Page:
Mississippi House Ways and Means Committee Chairman Trey Lamar, R-Senatobia, speaks in the Mississippi House chamber in Jackson, Miss., Nov. 2, 2022. During a debate on Thursday, Feb. 2, 2023, Lamar argued for a bill that would further restrict the way the city of Jackson spends money from a 1% local tax. (AP Photo/Rogelio V. Solis, File - Copyright 2022 The Associated Press. All rights reserved.)
Rep. Lamar said the bill clarifies that going forward the city would spend the money on water and sewer needs.
On Thursday, the Mississippi House passed House Bill 1168 which would revise the use of revenue from the City of Jackson’s municipal option special sales tax. After heavy debate on the House floor, Representatives passed the bill by a vote of 76-41, with two amendments failing by a voice vote.
Under the legislation, the money from the city’s 1% local sales tax would be solely used to pay the cost of repairs, upgrades and improvements to the municipality’s water system and related infrastructure.
During the 2011 Regular Session of the Mississippi Legislature, a bill was passed to authorize the City of Jackson to impose a Special Sales Tax of 1% on any person engaging in business in the city for the purpose of funding water, sewer, road, and bridge repair. The tax applies to those activities taxed at the rate of 7% or more under the Mississippi Sales Tax Law. The Mayor and the City Council of Jackson adopted, by resolution, their intent to levy the tax as the result of the city wide election held Tuesday, January 14, 2014. This tax became effective March 1, 2014.
The Jackson, Mississippi sales tax is 8%, consisting of 7% Mississippi state sales tax and 1% Jackson local sales taxes.
State Representative Trey Lamar (R), House Ways and Means Committee Chairman, said that from 2014-2022, the tax has generated about $120 million.
Representative Lamar, who represents Lafayette and Tate counties, is the author of the legislation. He said the bill simply clarifies that going forward the city would “strictly” spend that money on water and sewer needs.
He explained that no money would be taken away from the City of Jackson, saying, “We’re just simply prioritizing where it’s going to be spent and I hear Jackson’s got a water problem.”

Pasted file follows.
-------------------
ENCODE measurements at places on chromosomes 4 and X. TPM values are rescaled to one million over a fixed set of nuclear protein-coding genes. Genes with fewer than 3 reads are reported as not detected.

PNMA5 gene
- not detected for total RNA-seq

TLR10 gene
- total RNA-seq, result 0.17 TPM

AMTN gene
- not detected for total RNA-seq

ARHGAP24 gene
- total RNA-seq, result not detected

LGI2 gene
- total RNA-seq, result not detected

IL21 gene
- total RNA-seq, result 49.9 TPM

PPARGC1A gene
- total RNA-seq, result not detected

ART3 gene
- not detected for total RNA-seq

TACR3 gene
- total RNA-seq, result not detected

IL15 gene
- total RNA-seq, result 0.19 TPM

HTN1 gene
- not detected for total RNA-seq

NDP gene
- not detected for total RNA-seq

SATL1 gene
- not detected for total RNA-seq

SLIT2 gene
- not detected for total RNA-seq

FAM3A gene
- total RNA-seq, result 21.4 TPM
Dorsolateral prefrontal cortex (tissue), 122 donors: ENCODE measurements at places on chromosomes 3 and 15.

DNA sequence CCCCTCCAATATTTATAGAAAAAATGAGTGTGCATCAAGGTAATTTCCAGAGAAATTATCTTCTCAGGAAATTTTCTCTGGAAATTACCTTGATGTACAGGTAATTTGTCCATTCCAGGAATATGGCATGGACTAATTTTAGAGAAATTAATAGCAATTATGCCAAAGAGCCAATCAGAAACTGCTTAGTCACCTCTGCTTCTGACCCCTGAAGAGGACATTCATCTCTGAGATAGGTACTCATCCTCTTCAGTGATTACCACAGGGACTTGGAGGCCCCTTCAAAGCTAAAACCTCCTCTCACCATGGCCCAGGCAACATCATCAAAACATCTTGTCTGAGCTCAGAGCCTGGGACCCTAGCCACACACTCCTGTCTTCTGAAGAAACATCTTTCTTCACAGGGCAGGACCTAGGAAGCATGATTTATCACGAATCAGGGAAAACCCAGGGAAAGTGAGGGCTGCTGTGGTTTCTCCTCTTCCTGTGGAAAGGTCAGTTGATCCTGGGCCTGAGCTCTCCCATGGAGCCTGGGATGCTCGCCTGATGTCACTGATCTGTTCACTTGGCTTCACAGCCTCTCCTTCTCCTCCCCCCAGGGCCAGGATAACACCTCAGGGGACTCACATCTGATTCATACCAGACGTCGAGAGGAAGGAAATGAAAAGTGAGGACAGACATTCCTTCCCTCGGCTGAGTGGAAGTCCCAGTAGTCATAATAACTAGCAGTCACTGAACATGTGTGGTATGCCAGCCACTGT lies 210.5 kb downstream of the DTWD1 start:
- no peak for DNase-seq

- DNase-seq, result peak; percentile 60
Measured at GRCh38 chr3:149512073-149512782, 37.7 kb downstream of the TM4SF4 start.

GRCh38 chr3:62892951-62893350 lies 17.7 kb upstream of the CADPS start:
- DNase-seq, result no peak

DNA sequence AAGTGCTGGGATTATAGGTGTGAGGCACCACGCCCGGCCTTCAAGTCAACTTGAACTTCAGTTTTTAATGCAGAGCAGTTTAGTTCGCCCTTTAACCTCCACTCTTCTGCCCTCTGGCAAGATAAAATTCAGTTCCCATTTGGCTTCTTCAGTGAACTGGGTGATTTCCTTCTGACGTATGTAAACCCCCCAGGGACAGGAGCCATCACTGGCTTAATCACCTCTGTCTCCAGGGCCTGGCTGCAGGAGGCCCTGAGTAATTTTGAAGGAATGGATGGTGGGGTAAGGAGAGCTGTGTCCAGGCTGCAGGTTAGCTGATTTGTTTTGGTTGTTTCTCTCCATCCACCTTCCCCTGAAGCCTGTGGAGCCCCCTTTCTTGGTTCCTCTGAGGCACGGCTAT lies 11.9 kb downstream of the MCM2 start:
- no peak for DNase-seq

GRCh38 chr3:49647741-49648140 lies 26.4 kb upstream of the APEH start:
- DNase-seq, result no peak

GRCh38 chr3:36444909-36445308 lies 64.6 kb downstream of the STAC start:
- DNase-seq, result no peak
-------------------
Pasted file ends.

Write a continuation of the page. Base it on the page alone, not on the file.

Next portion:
The bill summary is as follows:
“An act to amend Section 27-65-241, Mississippi Code of 1972, which authorizes the levy of a municipal special sales tax in certain municipalities, to provide that for a municipality that is levying a tax under this section on July 1, 2023, all revenue collected by the municipality after July 1, 2023, shall be used solely to pay the cost of repairs, upgrades and improvements to the municipality’s water system and related infrastructure; to provide that if a municipality levying a tax under this section fails to comply with certain audit or reporting requirements and does not remedy the noncompliance within thirty days after receiving written notice of noncompliance, the department of revenue shall withhold payments otherwise payable to the municipality under this section until the department receives written notice that the municipality has complied with such requirements; and for related purposes.”
While many lawmakers, including those who represent the capital city and metro area, expressed concerns about other matters that need attention as well, including roads and infrastructure, Lamar maintained that the city’s water crisis should be a priority.
“I feel like ability to have fresh, clean drinking water, and not have sewage running on top of the roads, at this point in time, is a higher priority than paving potholes,” Rep. Lamar said.
State Representative Zakiya Summers (D), who represents Hinds County, offered the first amendment to HB 1168. The amendment would change the language to say, “Once the federal money is received by the city of Jackson, then revenue will be redirected back and used.” The amendment failed by a vote of 45-70.
A second amendment was introduced by State Representative Robert Johnson (D), the House Minority Leader. His amendment sought to amend line 119 to 125 of the bill by striking certain language. That amendment also failed by a vote of 40-74.
Though the bill has passed the House, it now heads to the Senate for consideration where it will receive more debate.
You can watch the debate on the House floor below: